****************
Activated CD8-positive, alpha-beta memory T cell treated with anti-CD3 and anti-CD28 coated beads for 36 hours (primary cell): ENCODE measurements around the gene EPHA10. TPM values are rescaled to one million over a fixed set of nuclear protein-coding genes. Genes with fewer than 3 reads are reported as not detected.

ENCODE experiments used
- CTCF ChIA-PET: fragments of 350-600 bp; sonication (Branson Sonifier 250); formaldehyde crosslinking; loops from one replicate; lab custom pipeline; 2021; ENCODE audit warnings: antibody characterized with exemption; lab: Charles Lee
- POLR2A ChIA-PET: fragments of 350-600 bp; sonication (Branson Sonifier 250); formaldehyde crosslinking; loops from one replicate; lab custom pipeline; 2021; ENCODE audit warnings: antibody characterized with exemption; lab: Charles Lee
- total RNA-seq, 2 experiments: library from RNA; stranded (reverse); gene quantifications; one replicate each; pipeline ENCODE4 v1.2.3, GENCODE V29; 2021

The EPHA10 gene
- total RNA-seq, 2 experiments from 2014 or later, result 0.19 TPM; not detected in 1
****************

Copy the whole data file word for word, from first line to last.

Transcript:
Activated CD8-positive, alpha-beta memory T cell treated with anti-CD3 and anti-CD28 coated beads for 36 hours (primary cell): ENCODE measurements around the gene EPHA10. TPM values are rescaled to one million over a fixed set of nuclear protein-coding genes. Genes with fewer than 3 reads are reported as not detected.

ENCODE experiments used
- CTCF ChIA-PET: fragments of 350-600 bp; sonication (Branson Sonifier 250); formaldehyde crosslinking; loops from one replicate; lab custom pipeline; 2021; ENCODE audit warnings: antibody characterized with exemption; lab: Charles Lee
- POLR2A ChIA-PET: fragments of 350-600 bp; sonication (Branson Sonifier 250); formaldehyde crosslinking; loops from one replicate; lab custom pipeline; 2021; ENCODE audit warnings: antibody characterized with exemption; lab: Charles Lee
- total RNA-seq, 2 experiments: library from RNA; stranded (reverse); gene quantifications; one replicate each; pipeline ENCODE4 v1.2.3, GENCODE V29; 2021

The EPHA10 gene
- total RNA-seq, 2 experiments from 2014 or later, result 0.19 TPM; not detected in 1